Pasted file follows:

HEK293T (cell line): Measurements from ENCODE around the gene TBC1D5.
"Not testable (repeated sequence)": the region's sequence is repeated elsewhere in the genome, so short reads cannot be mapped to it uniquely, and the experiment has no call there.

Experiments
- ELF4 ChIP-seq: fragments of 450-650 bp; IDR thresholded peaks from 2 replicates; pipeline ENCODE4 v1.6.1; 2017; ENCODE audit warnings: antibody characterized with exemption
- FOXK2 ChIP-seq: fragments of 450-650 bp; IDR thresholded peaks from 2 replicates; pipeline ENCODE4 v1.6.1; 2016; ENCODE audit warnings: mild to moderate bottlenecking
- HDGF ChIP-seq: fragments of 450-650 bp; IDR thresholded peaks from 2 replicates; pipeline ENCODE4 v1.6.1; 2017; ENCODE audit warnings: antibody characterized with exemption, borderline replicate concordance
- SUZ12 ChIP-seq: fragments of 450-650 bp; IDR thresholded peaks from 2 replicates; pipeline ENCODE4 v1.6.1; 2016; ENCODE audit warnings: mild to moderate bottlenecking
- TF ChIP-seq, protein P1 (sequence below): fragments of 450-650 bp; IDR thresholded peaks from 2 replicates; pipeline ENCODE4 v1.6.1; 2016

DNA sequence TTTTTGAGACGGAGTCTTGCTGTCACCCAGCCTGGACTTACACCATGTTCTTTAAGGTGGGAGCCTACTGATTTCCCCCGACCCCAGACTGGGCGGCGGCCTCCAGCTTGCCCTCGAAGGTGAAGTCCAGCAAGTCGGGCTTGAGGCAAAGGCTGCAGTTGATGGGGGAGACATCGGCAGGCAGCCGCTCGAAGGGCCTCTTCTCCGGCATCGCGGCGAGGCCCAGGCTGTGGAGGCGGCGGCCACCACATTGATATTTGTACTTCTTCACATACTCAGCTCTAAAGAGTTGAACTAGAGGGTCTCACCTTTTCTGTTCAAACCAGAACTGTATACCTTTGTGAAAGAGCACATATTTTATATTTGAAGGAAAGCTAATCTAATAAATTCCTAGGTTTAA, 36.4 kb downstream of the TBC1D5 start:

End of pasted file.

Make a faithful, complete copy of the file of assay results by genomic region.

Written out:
HEK293T (cell line): Measurements from ENCODE around the gene TBC1D5.
"Not testable (repeated sequence)": the region's sequence is repeated elsewhere in the genome, so short reads cannot be mapped to it uniquely, and the experiment has no call there.

Experiments
- ELF4 ChIP-seq: fragments of 450-650 bp; IDR thresholded peaks from 2 replicates; pipeline ENCODE4 v1.6.1; 2017; ENCODE audit warnings: antibody characterized with exemption
- FOXK2 ChIP-seq: fragments of 450-650 bp; IDR thresholded peaks from 2 replicates; pipeline ENCODE4 v1.6.1; 2016; ENCODE audit warnings: mild to moderate bottlenecking
- HDGF ChIP-seq: fragments of 450-650 bp; IDR thresholded peaks from 2 replicates; pipeline ENCODE4 v1.6.1; 2017; ENCODE audit warnings: antibody characterized with exemption, borderline replicate concordance
- SUZ12 ChIP-seq: fragments of 450-650 bp; IDR thresholded peaks from 2 replicates; pipeline ENCODE4 v1.6.1; 2016; ENCODE audit warnings: mild to moderate bottlenecking
- TF ChIP-seq, protein P1 (sequence below): fragments of 450-650 bp; IDR thresholded peaks from 2 replicates; pipeline ENCODE4 v1.6.1; 2016

DNA sequence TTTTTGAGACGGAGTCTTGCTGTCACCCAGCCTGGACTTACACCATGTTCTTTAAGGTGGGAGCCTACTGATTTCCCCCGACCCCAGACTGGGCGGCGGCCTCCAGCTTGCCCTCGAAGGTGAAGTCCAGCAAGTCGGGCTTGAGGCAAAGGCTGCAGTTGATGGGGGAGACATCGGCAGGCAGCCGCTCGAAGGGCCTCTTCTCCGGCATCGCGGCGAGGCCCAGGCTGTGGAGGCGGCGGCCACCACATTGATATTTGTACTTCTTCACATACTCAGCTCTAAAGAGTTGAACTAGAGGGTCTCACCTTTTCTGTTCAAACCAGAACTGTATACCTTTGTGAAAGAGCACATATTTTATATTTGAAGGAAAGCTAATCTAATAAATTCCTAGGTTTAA, 36.4 kb downstream of the TBC1D5 start: